But then the -- (inaudible) -- could be using this rhetoric, could be using it if, for example Telat (ph) wants a solution, but Turkey does not want a solution. Maybe the government in Turkey wants it, but the armed forces -- it's not true. And we have proved to be the side willing to see a solution. It is not by words, but also by our deeds in 2004 that we have proved that we want a solution. And the Annan plan, which was taking the referendum, was accepted by Turkish Cypriots. And it's by our active support to the plan and local support to the plan that the referendum was -- it was the result.
But on the Greek Cypriot side of the island, the former leader, Papadopoulos, he followed a negative line after the plan was finalized. He was on TV, making TV programs, very emotional rhetoric, in tears, begging his people to reject this plan in the referendum. And the Europeans were mad. The commissioner Van Huyden, who was in charge of enlargement back then, he made public comments saying that the European Union has been cheated -- he used the words "been cheated" -- by Greek Cypriots because they agreed on the table, but then they went back and started this negative campaign for the plan and to make it reject the referendum and so forth.
So -- and for the north of the island, we still have the same person. Mr. Talat (ph), who was successful in 2004. He is still in power in Turkey. Mr. Erdogan was the prime minister. And we still have the same prime minister, the same leadership in Turkey and also in the north of the island pushing for a resolution. But then we have a new leader in the south of the island who says he wants a solution, but then he has to prove this by his deeds also and his commitment is still to be tested.
So we will see the results altogether, but we are very sincere in this and we are going to push this process until the very end to reach a successful outcome.
DROZDIAK: (Inaudible.) Yes.
QUESTIONER: Thank you. I'm John Brademas. I was a member of Congress for 22 years, and I'm the first Greek-American elected to the Congress of the United States. In 1967, when a group of Army officers overthrew young King Constantine of Greece, I, the only Greek-American in Congress, strongly attacked the coup. I wouldn't go to Greece and I said should we embargo further arms to Greece. A few years later, as you know, there was an invasion by Turkish armed forces of Cyprus. And at that point -- and I made the observation that the Turkish troops were equipped with arms supplied by the United States, which was an illegal use of American weapons.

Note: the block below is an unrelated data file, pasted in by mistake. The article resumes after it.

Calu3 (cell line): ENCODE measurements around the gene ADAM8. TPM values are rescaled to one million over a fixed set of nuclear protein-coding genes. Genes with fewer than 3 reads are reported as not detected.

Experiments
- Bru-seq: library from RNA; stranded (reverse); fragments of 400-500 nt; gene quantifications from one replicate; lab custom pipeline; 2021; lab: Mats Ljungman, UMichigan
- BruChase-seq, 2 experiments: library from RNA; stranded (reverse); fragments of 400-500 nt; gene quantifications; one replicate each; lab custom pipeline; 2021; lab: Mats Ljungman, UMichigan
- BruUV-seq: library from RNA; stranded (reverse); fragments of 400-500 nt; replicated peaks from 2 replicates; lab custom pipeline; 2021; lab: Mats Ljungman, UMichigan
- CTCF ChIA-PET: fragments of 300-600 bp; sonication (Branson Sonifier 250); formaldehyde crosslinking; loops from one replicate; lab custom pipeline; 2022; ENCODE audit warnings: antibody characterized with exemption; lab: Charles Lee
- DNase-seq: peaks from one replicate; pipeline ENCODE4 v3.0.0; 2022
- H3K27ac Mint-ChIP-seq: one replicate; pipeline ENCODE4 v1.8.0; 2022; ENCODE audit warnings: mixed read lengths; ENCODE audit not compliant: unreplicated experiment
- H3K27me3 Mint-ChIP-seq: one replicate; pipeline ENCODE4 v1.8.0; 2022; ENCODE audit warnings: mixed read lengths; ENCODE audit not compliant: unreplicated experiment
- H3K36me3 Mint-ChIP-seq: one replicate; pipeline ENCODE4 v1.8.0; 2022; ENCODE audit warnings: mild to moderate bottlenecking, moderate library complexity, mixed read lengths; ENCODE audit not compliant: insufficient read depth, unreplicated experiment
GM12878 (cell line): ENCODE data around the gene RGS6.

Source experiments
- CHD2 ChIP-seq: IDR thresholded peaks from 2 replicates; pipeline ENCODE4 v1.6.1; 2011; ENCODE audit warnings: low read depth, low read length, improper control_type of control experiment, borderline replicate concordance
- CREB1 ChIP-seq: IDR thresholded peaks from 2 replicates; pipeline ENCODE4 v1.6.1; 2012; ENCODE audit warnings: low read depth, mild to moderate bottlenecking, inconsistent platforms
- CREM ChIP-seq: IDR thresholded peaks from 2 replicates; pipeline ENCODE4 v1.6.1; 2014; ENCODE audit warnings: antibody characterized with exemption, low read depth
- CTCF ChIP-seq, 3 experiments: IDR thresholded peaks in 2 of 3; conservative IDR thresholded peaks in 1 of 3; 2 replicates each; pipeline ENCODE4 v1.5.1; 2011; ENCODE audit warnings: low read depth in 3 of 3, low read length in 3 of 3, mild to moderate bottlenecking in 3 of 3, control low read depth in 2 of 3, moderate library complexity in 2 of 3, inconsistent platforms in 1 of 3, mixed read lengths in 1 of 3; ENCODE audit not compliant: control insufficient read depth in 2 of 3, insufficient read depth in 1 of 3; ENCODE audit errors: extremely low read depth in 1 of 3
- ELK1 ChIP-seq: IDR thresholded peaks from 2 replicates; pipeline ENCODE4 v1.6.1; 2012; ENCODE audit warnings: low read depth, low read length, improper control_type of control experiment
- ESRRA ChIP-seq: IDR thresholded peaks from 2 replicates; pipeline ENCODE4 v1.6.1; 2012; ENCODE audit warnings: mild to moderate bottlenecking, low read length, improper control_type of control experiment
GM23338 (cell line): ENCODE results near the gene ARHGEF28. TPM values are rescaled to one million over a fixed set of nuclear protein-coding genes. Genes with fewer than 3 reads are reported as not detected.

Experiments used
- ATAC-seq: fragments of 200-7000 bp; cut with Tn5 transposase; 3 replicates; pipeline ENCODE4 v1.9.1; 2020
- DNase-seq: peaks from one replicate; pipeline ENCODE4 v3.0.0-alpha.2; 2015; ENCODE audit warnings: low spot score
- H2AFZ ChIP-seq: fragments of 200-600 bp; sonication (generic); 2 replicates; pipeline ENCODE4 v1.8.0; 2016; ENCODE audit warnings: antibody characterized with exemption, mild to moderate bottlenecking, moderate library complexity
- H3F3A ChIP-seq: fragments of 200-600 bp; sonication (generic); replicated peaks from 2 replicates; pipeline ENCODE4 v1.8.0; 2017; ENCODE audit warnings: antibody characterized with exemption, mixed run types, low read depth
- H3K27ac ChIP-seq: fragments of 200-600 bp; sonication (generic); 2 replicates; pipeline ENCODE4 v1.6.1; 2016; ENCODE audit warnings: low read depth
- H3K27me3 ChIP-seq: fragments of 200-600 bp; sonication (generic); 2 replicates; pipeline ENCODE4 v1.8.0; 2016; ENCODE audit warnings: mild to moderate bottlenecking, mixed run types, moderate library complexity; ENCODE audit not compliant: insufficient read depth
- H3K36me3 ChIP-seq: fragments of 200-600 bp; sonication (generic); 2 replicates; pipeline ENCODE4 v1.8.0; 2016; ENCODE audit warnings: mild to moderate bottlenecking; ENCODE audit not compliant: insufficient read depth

DROZDIAK: Question please. Question.
QUESTIONER: I know. I'm trying to give him some background. I led the fight that imposed an arms embargo on Turkey. I spoke at Istanbul University recently. I said, I want to say Turkey in Europe, but so long as Turkey militarily occupies another member of the European Union, namely, Cyprus, I think it's impossible. I yield back the balance of my time.
The question is why don't Turkey's troops get out of Cyprus?
BABACAN: Well, you talked about the military coup in Greece, but you omitted to talk about the coup in Cyprus, which was a partnership state between Turkish Cypriots and Greek Cypriots. The coup in Cyprus, as you know there was a military regime in Cyprus starting to do many bad things, which I don't want to talk about, to Turkish Cypriots over there. And Turkey was a guarantor country by the 1960 agreement for the island, so we have a guarantor position or an official position for the island to take care of the stability and security over there. And when Turkish Cypriots are in trouble, we have to be there and we will be there as long as it is needed.